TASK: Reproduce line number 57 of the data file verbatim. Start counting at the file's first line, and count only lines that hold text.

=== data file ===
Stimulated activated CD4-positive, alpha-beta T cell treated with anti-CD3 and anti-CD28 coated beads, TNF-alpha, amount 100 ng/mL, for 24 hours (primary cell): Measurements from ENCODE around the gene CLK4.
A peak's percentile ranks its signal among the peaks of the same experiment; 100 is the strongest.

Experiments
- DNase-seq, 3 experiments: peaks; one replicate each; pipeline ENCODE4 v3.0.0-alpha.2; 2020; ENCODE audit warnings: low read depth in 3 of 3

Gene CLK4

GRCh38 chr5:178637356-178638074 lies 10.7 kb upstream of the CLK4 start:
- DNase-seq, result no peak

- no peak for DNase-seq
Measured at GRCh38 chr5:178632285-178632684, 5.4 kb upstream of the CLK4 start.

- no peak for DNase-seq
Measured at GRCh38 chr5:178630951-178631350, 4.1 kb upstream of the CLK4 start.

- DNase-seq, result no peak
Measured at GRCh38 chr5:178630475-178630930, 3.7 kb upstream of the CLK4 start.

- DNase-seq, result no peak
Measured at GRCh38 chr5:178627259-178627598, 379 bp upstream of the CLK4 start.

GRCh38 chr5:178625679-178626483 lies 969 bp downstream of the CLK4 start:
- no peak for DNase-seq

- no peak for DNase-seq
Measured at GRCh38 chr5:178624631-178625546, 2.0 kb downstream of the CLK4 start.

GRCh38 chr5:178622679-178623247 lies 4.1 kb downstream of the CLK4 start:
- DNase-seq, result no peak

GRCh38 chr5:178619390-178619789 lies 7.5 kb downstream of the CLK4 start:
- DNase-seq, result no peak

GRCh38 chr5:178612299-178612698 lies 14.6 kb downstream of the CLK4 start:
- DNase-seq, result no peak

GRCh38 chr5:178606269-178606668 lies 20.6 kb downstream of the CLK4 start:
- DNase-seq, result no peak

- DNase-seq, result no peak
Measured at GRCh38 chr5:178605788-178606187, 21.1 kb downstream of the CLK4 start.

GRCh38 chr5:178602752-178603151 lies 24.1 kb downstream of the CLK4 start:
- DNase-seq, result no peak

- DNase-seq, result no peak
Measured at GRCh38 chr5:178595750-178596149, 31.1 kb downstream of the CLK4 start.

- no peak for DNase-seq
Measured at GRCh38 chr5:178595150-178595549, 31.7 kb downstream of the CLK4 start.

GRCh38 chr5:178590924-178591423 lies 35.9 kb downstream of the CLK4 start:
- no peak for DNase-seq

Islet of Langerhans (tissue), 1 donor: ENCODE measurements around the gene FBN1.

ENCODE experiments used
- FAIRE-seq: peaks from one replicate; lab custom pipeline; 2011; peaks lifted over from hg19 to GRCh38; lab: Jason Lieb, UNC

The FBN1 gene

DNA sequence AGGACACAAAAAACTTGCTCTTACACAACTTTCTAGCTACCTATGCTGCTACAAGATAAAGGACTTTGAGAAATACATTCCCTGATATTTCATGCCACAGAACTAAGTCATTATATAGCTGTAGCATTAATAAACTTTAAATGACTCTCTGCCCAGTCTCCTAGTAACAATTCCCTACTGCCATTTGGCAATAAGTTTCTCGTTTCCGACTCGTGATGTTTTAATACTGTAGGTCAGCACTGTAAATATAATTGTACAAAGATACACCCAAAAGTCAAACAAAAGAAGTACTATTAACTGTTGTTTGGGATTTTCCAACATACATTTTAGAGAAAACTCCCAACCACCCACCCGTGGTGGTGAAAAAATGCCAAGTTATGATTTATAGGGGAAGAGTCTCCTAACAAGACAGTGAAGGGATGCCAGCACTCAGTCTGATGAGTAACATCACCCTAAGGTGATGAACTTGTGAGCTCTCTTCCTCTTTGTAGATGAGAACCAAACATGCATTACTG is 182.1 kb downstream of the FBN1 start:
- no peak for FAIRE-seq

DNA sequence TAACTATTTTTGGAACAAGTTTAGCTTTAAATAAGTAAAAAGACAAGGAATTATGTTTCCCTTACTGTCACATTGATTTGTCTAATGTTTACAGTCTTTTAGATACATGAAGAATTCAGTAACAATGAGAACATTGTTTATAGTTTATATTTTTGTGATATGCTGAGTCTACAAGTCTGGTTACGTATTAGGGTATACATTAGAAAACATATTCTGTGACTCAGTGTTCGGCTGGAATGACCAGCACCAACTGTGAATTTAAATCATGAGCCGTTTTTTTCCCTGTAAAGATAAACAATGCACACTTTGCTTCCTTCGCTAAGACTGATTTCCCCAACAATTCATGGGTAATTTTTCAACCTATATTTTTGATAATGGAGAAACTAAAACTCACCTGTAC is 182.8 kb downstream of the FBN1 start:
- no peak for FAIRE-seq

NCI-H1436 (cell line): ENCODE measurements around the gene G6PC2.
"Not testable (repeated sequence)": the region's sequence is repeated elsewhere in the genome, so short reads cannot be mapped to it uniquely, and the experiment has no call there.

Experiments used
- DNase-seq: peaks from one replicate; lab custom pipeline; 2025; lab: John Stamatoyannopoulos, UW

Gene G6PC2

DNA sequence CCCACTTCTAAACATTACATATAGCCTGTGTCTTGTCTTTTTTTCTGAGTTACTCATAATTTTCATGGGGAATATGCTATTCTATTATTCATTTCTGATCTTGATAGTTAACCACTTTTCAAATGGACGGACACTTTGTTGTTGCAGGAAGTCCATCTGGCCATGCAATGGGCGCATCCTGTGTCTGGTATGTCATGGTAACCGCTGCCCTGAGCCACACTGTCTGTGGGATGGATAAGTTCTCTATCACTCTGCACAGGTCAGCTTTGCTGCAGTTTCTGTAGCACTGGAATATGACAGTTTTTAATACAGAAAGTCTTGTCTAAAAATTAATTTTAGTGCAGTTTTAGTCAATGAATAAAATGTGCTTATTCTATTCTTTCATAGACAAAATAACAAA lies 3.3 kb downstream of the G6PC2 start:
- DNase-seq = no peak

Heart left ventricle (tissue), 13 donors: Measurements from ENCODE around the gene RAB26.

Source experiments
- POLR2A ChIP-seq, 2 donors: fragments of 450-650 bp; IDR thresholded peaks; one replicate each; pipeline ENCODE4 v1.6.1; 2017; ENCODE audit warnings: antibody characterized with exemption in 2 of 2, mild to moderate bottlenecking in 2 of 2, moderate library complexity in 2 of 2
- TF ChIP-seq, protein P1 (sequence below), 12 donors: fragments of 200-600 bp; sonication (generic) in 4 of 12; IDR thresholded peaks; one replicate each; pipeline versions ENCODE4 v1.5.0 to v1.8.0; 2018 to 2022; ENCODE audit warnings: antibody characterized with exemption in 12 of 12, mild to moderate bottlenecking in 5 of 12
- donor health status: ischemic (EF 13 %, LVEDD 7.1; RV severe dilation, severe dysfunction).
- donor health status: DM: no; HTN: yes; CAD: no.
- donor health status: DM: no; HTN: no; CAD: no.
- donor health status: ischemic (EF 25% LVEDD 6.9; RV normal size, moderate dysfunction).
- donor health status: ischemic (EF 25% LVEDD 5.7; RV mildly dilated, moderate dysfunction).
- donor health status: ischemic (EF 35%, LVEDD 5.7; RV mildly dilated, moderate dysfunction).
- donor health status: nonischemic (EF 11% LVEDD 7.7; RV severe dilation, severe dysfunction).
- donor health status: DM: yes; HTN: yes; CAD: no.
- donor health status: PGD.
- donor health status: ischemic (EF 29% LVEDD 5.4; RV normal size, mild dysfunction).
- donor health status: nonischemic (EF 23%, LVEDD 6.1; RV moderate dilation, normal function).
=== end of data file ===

- donor health status: ischemic (EF 13 %, LVEDD 7.1; RV severe dilation, severe dysfunction).